Learning from May wildfires: What can we do differently?
By Supervisor Dave Roberts
One month after the May firestorms blackened more than 26,000 acres across North County, the Board of Supervisors received an “after-action” report on June 17 that makes nearly two dozen recommendations to improve regional firefighting capability and public outreach.
The 102-page document, published by the county’s Office of Emergency Services and available at www.readysandiego.org, also summarizes damage and costs of the May fires.
One of its top recommendations is to triple our aircraft budget — from $250,000 to $750,000 — and to explore the possibility of buying a third Sheriff’s Department helicopter for firefighting.
Another recommendation is to improve the delivery of emergency information to county residents, especially to those who don’t speak English.
During the weeklong emergency — our largest disaster since the firestorms of 2007 — 14 separate fires stretched resources and prompted a declaration of a state of emergency from Gov. Jerry Brown.
The response to the fires is estimated to have cost $28.5 million among the region’s agencies. Property damage is pegged at $29.8 million, the report states. All told, 46 single-family homes and 19 other structures were destroyed in Carlsbad, San Marcos and the unincorporated area.
While the first of the 14 fires, the Bernardo Fire, was sparked by construction equipment and considered accidental, the cause of the other fires remains under investigation, the report states.
What can we do better?
The report recommends assigning twice as many county employees to work the phones at the 2-1-1 emergency information call center. Last month, I was happy that a member of my staff was able to volunteer at the center.
Other recommendations include quicker publication of maps showing fire boundaries and improving information delivery by employing more foreign-language speakers and more “partner relay” groups to reach non-English speakers.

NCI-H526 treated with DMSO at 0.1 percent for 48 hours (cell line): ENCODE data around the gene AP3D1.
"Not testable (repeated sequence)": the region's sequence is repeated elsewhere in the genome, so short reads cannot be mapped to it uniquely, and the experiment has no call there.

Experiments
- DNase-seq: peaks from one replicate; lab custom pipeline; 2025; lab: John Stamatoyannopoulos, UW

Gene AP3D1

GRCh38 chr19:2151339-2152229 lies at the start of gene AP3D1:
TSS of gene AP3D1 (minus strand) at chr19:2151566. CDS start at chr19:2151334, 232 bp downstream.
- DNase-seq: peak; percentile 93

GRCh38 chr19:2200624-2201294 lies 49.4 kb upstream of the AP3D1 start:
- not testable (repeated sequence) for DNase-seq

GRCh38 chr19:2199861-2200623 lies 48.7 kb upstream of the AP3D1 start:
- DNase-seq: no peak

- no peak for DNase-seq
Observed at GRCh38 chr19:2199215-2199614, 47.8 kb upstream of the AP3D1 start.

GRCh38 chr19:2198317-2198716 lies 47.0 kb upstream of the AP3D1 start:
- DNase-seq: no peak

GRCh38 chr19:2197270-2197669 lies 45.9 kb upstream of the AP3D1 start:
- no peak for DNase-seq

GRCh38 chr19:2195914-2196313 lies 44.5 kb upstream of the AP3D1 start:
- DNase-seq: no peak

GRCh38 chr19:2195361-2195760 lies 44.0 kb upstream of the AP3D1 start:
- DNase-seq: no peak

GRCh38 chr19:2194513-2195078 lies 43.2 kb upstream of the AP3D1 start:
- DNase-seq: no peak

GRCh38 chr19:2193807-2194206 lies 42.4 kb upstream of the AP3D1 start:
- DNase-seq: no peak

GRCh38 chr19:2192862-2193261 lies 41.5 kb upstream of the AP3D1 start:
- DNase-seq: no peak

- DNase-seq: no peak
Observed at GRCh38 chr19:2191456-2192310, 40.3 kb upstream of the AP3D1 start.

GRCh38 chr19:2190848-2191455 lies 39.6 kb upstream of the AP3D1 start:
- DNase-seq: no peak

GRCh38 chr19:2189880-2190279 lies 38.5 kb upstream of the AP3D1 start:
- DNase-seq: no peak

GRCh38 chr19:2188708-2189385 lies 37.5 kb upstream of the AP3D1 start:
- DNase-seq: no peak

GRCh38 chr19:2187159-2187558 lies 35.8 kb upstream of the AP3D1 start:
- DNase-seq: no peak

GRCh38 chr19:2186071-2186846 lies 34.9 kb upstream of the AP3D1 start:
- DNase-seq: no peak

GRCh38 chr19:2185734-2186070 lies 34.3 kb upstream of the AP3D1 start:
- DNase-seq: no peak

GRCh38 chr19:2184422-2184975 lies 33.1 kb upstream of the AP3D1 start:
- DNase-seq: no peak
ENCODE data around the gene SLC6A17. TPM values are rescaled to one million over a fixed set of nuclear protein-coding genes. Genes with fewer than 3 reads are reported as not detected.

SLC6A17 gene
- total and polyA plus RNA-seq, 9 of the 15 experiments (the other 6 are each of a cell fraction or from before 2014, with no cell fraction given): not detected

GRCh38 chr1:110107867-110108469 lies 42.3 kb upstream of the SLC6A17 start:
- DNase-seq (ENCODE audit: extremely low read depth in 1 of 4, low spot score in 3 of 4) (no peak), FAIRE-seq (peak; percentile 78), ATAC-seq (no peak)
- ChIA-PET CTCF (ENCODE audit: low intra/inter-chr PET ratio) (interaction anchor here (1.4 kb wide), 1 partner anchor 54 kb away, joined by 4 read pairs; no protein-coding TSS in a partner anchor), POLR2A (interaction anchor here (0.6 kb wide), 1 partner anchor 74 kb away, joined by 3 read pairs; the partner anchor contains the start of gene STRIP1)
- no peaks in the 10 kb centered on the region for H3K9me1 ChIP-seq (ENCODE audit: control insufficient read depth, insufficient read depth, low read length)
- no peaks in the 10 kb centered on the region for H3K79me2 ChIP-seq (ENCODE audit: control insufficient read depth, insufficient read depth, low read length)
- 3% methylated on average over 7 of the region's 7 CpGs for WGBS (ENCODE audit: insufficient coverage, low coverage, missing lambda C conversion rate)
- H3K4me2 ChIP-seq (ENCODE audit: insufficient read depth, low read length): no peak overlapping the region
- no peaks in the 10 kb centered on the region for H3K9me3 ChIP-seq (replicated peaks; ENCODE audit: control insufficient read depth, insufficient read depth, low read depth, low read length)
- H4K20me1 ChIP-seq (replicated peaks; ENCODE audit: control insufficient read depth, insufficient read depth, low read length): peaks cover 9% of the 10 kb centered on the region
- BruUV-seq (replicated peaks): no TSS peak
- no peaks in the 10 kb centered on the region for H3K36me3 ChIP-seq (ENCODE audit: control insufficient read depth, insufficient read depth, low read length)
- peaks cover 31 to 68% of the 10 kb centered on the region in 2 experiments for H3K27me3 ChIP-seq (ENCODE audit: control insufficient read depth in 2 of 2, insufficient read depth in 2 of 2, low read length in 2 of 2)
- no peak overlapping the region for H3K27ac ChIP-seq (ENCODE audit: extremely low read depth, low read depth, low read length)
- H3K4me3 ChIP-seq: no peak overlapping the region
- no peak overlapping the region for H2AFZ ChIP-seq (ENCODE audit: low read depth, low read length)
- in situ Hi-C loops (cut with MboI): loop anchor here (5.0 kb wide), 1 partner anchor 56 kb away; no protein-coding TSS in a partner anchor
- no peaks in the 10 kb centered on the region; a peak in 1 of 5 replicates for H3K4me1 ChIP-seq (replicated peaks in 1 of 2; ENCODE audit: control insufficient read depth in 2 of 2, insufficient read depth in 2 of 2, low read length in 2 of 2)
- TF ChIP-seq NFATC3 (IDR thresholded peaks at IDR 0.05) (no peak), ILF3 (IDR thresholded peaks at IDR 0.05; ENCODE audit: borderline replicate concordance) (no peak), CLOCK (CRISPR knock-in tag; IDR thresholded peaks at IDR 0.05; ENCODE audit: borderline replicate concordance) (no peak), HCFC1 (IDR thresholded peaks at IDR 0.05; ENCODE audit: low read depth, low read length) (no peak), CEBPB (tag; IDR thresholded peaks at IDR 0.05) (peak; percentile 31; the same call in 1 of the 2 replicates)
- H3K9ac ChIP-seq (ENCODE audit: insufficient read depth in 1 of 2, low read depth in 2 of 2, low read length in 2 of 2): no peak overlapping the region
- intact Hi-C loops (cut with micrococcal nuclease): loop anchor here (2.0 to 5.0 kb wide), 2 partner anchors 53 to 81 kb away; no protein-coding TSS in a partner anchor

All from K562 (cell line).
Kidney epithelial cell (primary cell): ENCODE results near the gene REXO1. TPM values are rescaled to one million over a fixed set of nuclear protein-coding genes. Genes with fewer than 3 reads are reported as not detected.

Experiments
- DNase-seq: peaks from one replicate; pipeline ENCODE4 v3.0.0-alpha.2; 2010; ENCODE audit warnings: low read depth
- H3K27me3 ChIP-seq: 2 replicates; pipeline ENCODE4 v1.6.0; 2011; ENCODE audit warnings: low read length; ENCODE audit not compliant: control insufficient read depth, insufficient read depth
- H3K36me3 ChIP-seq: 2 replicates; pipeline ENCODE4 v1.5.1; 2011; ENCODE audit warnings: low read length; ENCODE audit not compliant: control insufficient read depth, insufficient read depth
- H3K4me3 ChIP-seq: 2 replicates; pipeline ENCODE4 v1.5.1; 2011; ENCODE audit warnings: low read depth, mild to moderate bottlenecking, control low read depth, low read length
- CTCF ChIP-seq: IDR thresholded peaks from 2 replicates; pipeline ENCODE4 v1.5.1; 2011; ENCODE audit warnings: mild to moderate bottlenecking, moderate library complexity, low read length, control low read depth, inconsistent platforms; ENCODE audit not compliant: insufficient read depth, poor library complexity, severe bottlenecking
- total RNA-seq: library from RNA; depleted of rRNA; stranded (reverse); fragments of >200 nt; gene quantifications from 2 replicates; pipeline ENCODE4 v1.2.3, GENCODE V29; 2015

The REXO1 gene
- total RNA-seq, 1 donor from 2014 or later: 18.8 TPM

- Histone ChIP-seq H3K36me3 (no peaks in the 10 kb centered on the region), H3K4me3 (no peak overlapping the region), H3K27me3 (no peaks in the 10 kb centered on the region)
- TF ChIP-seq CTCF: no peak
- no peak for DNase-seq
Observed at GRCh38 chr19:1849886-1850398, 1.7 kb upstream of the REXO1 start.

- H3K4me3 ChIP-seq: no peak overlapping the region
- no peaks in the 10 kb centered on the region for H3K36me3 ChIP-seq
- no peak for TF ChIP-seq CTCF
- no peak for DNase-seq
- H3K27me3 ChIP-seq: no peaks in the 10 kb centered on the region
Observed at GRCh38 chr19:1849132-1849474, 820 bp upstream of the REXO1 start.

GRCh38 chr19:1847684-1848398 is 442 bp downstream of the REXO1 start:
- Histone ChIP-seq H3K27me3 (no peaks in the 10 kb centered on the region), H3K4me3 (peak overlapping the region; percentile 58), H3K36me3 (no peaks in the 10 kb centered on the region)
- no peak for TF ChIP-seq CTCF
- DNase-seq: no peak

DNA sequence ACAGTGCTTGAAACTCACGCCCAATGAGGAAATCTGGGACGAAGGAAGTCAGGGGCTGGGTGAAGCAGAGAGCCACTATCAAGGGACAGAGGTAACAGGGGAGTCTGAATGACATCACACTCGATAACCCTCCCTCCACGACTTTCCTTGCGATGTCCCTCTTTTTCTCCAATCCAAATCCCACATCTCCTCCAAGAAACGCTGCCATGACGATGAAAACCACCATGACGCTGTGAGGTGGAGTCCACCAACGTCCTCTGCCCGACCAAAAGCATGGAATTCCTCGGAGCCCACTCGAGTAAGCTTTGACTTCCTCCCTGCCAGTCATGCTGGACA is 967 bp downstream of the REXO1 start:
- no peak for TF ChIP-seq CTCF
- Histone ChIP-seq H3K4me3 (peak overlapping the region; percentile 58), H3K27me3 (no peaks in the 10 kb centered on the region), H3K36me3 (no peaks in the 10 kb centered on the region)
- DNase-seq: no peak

The report also calls for finding ways to improve the public’s compliance with evacuation orders and warnings, of which more than 149,000 were issued during the wildfire event.
At our meeting, I appreciated San Diego Mayor Kevin Faulconer’s appearance and support for the existing mutual-aid system, in which neighboring jurisdictions made firefighting resources available to one another.
I also appreciated a directive from Chairwoman Dianne Jacob that the county host two workshops focused on implementation of the report’s recommendations.
The report noted the county’s significant investments and improvements in fire services since 2003. Yet, to be clear, the county is only one of the region’s fire agencies. Carlsbad, San Marcos and the city of San Diego each responded boldly to fires within their jurisdictions.
Still, the county has spent almost $285 million since 2003 to increase firefighting resources and has established great cooperation with the Navy and Marine Corps, which brought helicopters to the firefight last month to join state and county aircraft.
As my colleagues and I deliberated after receiving the report, I suggested purchasing $400,000 worth of infrared equipment to detect hot spots.
I appreciate Chairwoman Jacob’s suggestion to spend an additional $400,000 to promote preparedness and highlight the importance of maintaining defensible space around homes and structures.
Dave Roberts represents the Third District on the San Diego County Board of Supervisors.